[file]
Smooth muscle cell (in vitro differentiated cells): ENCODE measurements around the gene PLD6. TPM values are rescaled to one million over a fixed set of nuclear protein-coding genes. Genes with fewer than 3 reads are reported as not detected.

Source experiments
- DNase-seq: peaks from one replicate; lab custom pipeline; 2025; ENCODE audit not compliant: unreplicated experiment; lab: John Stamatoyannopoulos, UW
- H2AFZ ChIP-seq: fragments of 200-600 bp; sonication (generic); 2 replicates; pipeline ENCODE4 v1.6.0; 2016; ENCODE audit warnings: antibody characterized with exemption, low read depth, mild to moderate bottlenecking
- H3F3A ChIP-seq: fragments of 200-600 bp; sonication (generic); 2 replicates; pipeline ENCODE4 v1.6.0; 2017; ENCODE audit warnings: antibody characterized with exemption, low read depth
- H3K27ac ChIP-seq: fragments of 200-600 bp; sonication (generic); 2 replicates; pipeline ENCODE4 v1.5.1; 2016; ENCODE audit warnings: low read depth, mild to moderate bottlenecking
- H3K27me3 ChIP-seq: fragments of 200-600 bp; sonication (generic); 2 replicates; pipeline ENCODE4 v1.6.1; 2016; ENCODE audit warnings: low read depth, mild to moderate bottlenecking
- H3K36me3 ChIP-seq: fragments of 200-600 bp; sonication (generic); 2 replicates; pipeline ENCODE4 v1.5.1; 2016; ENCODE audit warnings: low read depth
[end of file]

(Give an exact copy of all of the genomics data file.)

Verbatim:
Smooth muscle cell (in vitro differentiated cells): ENCODE measurements around the gene PLD6. TPM values are rescaled to one million over a fixed set of nuclear protein-coding genes. Genes with fewer than 3 reads are reported as not detected.

Source experiments
- DNase-seq: peaks from one replicate; lab custom pipeline; 2025; ENCODE audit not compliant: unreplicated experiment; lab: John Stamatoyannopoulos, UW
- H2AFZ ChIP-seq: fragments of 200-600 bp; sonication (generic); 2 replicates; pipeline ENCODE4 v1.6.0; 2016; ENCODE audit warnings: antibody characterized with exemption, low read depth, mild to moderate bottlenecking
- H3F3A ChIP-seq: fragments of 200-600 bp; sonication (generic); 2 replicates; pipeline ENCODE4 v1.6.0; 2017; ENCODE audit warnings: antibody characterized with exemption, low read depth
- H3K27ac ChIP-seq: fragments of 200-600 bp; sonication (generic); 2 replicates; pipeline ENCODE4 v1.5.1; 2016; ENCODE audit warnings: low read depth, mild to moderate bottlenecking
- H3K27me3 ChIP-seq: fragments of 200-600 bp; sonication (generic); 2 replicates; pipeline ENCODE4 v1.6.1; 2016; ENCODE audit warnings: low read depth, mild to moderate bottlenecking
- H3K36me3 ChIP-seq: fragments of 200-600 bp; sonication (generic); 2 replicates; pipeline ENCODE4 v1.5.1; 2016; ENCODE audit warnings: low read depth